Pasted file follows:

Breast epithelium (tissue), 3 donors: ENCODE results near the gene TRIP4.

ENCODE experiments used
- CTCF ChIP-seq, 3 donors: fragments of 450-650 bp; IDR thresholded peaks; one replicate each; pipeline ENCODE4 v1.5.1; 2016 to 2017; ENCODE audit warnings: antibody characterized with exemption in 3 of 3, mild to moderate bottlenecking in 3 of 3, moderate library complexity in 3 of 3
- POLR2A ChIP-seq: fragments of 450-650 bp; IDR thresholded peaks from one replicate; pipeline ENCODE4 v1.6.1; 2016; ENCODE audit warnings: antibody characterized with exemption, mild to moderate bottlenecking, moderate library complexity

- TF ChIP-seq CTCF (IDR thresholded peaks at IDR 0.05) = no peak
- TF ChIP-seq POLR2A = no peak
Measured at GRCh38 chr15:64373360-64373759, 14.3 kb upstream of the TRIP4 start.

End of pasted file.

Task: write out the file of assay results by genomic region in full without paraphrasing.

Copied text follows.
Breast epithelium (tissue), 3 donors: ENCODE results near the gene TRIP4.

ENCODE experiments used
- CTCF ChIP-seq, 3 donors: fragments of 450-650 bp; IDR thresholded peaks; one replicate each; pipeline ENCODE4 v1.5.1; 2016 to 2017; ENCODE audit warnings: antibody characterized with exemption in 3 of 3, mild to moderate bottlenecking in 3 of 3, moderate library complexity in 3 of 3
- POLR2A ChIP-seq: fragments of 450-650 bp; IDR thresholded peaks from one replicate; pipeline ENCODE4 v1.6.1; 2016; ENCODE audit warnings: antibody characterized with exemption, mild to moderate bottlenecking, moderate library complexity

- TF ChIP-seq CTCF (IDR thresholded peaks at IDR 0.05) = no peak
- TF ChIP-seq POLR2A = no peak
Measured at GRCh38 chr15:64373360-64373759, 14.3 kb upstream of the TRIP4 start.